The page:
Of all the complaints Wanda Morris hears about from seniors these days, the top one on the list remains suitability.
Caught in what seems like a never-ending low-interest rate environment, many seniors, most of whom do not fall into the ranks of the high net worth, still harken back to the days when they could easily get double-digit returns on a safe investment.
But Morris, vice president of advocacy and chief operating officer of CARP (formerly the Canadian Association of Retired Persons) says that’s one of the reasons why suitability issues top the list of complaints to regulators.
“I have some sympathy for advisors because they have people come in who want a 10% return,” says Morris. “So I think the call to advisors is to be super clear with their investors that this is no time for magical thinking…the days of 10 per cent returns on low-risk investments are long gone.”
Here are some other tips that have made it across her desk:
- Cash flow: Just because investors have to remove a minimum amount every year from their RRIFs starting when they turn 71, it doesn’t mean they should spend it all right away, cautions Morris. CARP, which has put it on record that it believes the increasing scale RRIF minimums are too high for the average Canadian senior, encourages advisors to determine investors’ cash flow needs first and explain the process to their clients. If they have anything left over after paying for planned expenses, they might be able to invest the remainder in a TFSA.
- Healthcare costs: With people living longer than ever before, setting aside funds for healthcare requirements is also a factor to consider, says Morris. While the government pays some costs, quite often that funding is limited. “We have heard of people spending upwards of $10,000 a month on home healthcare,” she says. Morris recommends advisors talk to their clients at a much younger age about purchasing long-term care insurance.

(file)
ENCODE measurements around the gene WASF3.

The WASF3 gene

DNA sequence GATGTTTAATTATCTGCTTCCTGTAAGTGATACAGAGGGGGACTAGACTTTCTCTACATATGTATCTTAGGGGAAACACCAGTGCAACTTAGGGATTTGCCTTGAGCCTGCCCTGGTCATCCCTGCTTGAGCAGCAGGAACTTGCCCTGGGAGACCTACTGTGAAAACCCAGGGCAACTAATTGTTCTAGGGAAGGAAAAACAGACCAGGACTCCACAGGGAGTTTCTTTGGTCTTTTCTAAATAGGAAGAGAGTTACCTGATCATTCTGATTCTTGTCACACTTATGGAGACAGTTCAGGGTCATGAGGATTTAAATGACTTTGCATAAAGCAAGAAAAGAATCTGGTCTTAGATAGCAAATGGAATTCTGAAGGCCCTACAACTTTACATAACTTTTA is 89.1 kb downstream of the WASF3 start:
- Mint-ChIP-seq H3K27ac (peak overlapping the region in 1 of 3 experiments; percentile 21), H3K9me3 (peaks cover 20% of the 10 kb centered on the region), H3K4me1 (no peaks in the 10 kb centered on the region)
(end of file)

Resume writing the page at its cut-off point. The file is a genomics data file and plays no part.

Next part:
- Joint accounts: Many people set up joint accounts to avoid probate fees when one of them dies, but investors have to be very sure of who can take control of their assets. Elder financial abuse appears to be one of the most prevalent forms of abuse among seniors. “The reality is that as soon as you sign a joint account the other person can take out all the assets,” says Morris, adding that most often, financial abuse comes from another family member.
- Who is your client? Make sure that the investing profile is aimed at clients, not their heirs, she cautions. Morris says that sometimes she sees advisors making recommendations on riskier investments to provide a better inheritance to children and therefore keep the adult children on as clients when their parents pass away. “That’s simply not appropriate. The client is the senior and their affairs should be managed in their best interests.” It’s a different situation, she says, if the parents ask the advisor to suggest strategies that will provide an inheritance for their children, as long as they understand any kind of risks they face with their money.
- CPP now or later? Many advisors can add to their value propositions by outlining the technical benefits and potential disadvantages of clients taking their Canada Pension Plan at 65. Many Canadians are still working and earning a good living and don’t need to take it right away, says Morris. Advisors should also talk to their clients about the potential of clawbacks on their Old Age Security benefits if they have other money coming in.
- Ensure mental capacity: Many seniors can make their own health-care options, but have greater difficulty when it comes to financial decisions. As competence drops, often confidence increases, says Morris, a point advisors need to take into consideration.
- Longevity risk: Annuities have often been cited as a guaranteed option for longer-living seniors. Morris says retirees may face low returns given the current interest rate environment, but at least they will have the peace of mind to know that they do have some income coming in all the time.